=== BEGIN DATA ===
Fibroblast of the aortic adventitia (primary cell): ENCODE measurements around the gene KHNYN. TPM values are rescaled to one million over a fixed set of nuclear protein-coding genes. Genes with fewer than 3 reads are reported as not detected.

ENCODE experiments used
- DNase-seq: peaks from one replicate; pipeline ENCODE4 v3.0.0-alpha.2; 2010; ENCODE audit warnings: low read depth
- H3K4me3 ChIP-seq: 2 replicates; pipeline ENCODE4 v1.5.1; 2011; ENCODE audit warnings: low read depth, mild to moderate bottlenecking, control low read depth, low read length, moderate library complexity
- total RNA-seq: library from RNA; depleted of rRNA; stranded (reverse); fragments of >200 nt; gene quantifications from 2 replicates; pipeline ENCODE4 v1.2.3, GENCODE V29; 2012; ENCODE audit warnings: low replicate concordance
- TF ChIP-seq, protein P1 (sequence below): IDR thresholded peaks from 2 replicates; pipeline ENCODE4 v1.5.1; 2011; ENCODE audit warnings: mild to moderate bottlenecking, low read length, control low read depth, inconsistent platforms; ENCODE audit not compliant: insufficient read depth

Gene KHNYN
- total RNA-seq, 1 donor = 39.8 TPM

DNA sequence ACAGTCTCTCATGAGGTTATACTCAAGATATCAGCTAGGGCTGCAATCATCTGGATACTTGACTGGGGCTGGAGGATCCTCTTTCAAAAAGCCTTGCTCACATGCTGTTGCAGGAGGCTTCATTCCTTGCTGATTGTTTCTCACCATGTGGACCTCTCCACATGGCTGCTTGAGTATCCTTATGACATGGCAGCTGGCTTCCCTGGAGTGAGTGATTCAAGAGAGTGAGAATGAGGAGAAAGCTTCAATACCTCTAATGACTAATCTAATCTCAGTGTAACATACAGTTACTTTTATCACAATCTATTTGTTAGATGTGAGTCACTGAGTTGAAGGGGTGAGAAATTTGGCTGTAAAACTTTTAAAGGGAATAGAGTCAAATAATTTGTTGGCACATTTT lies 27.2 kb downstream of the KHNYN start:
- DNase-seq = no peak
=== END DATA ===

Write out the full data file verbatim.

Fibroblast of the aortic adventitia (primary cell): ENCODE measurements around the gene KHNYN. TPM values are rescaled to one million over a fixed set of nuclear protein-coding genes. Genes with fewer than 3 reads are reported as not detected.

ENCODE experiments used
- DNase-seq: peaks from one replicate; pipeline ENCODE4 v3.0.0-alpha.2; 2010; ENCODE audit warnings: low read depth
- H3K4me3 ChIP-seq: 2 replicates; pipeline ENCODE4 v1.5.1; 2011; ENCODE audit warnings: low read depth, mild to moderate bottlenecking, control low read depth, low read length, moderate library complexity
- total RNA-seq: library from RNA; depleted of rRNA; stranded (reverse); fragments of >200 nt; gene quantifications from 2 replicates; pipeline ENCODE4 v1.2.3, GENCODE V29; 2012; ENCODE audit warnings: low replicate concordance
- TF ChIP-seq, protein P1 (sequence below): IDR thresholded peaks from 2 replicates; pipeline ENCODE4 v1.5.1; 2011; ENCODE audit warnings: mild to moderate bottlenecking, low read length, control low read depth, inconsistent platforms; ENCODE audit not compliant: insufficient read depth

Gene KHNYN
- total RNA-seq, 1 donor = 39.8 TPM

DNA sequence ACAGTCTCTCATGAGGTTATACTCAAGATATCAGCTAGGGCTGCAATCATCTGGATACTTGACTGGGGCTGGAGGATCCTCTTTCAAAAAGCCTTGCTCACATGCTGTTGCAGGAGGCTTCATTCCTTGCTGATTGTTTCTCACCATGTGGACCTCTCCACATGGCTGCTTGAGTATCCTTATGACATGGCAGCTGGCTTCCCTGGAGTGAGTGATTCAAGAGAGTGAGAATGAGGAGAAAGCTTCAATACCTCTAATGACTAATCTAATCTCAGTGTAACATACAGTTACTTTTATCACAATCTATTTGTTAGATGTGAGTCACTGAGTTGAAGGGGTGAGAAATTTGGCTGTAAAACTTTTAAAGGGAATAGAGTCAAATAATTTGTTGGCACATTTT lies 27.2 kb downstream of the KHNYN start:
- DNase-seq = no peak